Mark Stoneman needs to work harder and prove his worth against Pakistan…..
England have announced their 12-man squad for the opening Test at Lord’s against Pakistan, which includes some surprising decisions. Jos Buttler made the cut while England also retained Mark Stoneman for the opening slot. James Vince, Moeen Ali are the prominent names that missed out due to lack of form. Stoneman was not enjoying a great form for Surrey, where his highest score in seven innings was just 29.
Luck has been on Stoneman’s side as the southpaw manages to retain his side despite an average run in the 10 Tests he has played for England so far in this career. There have been occasional sparks of brilliance but nothing of substance on a consistent basis. He got good starts, but failed to convert it into substantial scores. In Test cricket, a team needs their top batsmen to score daddy hundreds, which has not been the case with England.
Opening the batting is inarguably one of the most tedious tasks against the red ball. It requires a different set of skills altogether. One just can’t afford to step a foot wrong against the new red cherry. If conditions favour seam bowling, the red leather will do all the talking and the batsmen need to bid their time and wear out the shine. But one just can’t afford to be too defensive and let the bowling attack settle down to find the rhythm.
Opening batting has become a huge matter of concern for England in the recent times. Alastair Cook’s poor form along with a misfiring partner has cost them dearly. Earlier, England’s predicament was to find Cook’s opening partner, but the southpaw’s parched runs column has only added to their trouble. Stoneman in his handful appearances has shown promise but it’s time he converts it into performance.
One also needs to introspect England’s batting, which is quite one-dimensional. They either have accumulators or aggressors. The top-order has all accumulators, which makes it easy for the opposition to formulate plans and execute them well. Stoneman is without a doubt an accumulator but has shown sporadic signs of belligerence and this series at home against Pakistan could be an ideal platform for him to cement his spot.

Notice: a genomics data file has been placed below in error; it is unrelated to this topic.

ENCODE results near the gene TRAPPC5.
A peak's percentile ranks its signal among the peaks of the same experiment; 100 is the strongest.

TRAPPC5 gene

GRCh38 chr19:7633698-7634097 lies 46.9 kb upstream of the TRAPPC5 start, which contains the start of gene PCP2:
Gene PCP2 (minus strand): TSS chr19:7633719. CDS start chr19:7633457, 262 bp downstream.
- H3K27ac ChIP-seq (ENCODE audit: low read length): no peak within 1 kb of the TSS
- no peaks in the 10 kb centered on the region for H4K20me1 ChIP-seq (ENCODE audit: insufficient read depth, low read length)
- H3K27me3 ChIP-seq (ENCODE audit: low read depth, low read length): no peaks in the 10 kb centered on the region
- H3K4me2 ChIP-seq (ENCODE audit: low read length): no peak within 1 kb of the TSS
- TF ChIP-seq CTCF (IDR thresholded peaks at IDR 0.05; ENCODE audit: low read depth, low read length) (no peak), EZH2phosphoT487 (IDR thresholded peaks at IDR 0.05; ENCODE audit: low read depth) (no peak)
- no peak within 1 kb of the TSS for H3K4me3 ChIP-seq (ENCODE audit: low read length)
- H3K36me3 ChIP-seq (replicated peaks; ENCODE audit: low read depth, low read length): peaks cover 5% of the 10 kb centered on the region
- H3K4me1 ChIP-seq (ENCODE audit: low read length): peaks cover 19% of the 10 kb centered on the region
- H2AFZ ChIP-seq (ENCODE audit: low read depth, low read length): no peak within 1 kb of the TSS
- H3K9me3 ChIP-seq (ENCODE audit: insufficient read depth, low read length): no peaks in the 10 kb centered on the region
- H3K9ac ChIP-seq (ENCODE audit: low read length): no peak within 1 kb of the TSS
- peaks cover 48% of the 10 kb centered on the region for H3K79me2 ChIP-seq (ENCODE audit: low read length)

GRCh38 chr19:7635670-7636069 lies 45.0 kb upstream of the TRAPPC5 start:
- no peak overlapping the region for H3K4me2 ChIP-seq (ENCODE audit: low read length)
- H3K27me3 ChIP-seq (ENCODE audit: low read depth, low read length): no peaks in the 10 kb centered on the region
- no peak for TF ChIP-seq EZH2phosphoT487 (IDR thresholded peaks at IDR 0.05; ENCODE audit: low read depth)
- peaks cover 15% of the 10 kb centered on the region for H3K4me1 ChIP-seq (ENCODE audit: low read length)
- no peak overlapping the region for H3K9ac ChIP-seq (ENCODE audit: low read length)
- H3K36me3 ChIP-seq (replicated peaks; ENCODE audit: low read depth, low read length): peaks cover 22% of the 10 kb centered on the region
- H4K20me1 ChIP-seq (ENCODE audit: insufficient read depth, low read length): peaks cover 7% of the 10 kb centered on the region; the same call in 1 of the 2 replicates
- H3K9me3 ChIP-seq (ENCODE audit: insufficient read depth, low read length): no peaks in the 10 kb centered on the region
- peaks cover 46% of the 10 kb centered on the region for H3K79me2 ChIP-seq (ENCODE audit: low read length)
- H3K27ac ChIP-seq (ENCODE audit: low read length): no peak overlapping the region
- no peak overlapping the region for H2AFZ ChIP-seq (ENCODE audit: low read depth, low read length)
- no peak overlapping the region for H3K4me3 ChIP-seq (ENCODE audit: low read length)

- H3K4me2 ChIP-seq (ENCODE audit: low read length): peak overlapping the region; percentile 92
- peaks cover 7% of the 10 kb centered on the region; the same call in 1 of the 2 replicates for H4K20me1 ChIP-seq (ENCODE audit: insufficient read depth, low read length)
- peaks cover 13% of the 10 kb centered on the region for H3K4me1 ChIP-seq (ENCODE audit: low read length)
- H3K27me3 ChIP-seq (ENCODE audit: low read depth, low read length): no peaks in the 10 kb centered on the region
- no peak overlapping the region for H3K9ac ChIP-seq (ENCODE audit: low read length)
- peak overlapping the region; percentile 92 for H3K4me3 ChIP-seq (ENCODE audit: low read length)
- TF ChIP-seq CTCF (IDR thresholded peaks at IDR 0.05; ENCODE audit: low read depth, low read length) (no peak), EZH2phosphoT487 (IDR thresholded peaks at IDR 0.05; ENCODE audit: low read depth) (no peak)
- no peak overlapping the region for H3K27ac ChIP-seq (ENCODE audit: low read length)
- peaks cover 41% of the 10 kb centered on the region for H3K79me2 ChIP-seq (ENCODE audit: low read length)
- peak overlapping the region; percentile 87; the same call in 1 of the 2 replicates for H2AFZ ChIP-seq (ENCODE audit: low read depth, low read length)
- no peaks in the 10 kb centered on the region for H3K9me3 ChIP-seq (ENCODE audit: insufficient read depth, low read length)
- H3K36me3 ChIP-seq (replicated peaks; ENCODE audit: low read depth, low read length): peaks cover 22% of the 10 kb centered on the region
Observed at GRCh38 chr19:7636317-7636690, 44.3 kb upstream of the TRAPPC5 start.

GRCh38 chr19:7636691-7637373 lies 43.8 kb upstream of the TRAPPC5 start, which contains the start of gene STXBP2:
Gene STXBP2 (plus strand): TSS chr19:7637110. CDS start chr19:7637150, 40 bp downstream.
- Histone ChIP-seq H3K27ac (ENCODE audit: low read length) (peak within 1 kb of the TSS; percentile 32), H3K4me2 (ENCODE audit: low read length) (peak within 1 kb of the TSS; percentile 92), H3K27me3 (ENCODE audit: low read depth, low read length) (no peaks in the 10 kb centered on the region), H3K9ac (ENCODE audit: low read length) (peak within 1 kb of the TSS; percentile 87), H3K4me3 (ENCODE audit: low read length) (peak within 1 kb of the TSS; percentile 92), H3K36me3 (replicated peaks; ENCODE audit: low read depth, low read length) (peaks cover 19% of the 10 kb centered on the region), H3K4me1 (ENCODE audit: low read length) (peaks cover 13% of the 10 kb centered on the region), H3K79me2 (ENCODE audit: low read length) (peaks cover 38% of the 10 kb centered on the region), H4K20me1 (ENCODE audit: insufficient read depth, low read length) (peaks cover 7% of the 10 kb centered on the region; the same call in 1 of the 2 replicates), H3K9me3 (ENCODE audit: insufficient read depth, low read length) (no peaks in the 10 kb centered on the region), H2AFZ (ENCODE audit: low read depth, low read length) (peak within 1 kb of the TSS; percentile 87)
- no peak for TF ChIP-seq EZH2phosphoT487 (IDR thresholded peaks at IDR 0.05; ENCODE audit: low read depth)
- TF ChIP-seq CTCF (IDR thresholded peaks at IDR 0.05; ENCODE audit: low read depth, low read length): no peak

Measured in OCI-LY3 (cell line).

Stoneman struggles when it comes to rotating the strike. He needs to find a way to get to the other end more often, he looks very rigid. Rotating the strike against the new ball is pivotal, it unsettles the bowler, especially against the new ball. Stoneman also needs to work extremely hard on his conversion rate, which is as of now, very poor. It is criminal at this level to fizzle out after an emphatic start, he failed to convert in the Ashes as well.
In 18 innings so far, Stoneman’s averages just over 30 and his highest score is only 60. He has five half-centuries to his name but not a single ton, which speaks about his inability to convert. As discussed earlier, Test cricket demands daddy hundreds and it is crucial for the top four to garner massive runs. One of the main reasons behind England’s Ashes defeat was the poor form of top four.
Before the start of the Ashes, Trevor Bayliss said, “Sixties aren’t enough. We needs 160s. Batting collapses have been a concern for us for a little while. We have games like that, where we lose wickets like that, and it is a concern. The batsmen have got to do better and they are working hard to do that.”
Let’s introspect Stoneman’s performance so far. He debuted against West Indies. He had a forgettable debut, but scored a fifty to keep himself in contention for the Ashes. He looked promising and selectors decided to invest in him. Stoneman kick-started his Ashes campaign on a high with a tenacious fifty at Brisbane and was expected to find the rhythm as the series progresses, but it wasn’t to be.
Stoneman’s form dipped with every match and managed just another fifty at Perth. Australian selectors gave him a longer rope by drafting him into the side for the New Zealand tour. Stoneman did well there, scoring two fifties and a hard fought 35, but again, there wasn’t any big score. He needs to convert and make the most of his solid starts. In the Ashes, he looked extremely comfortable in some innings, and deserved a century, but didn’t achieve it.
It’s not that Stoneman doesn’t know how to craft a big innings, he does have 21 centuries in First-Class cricket and needs to exhibit similar temperament at this level as well. One wouldn’t be wrong in saying that time is running out on Stoneman and he needs to step up and start scoring daddy hundreds.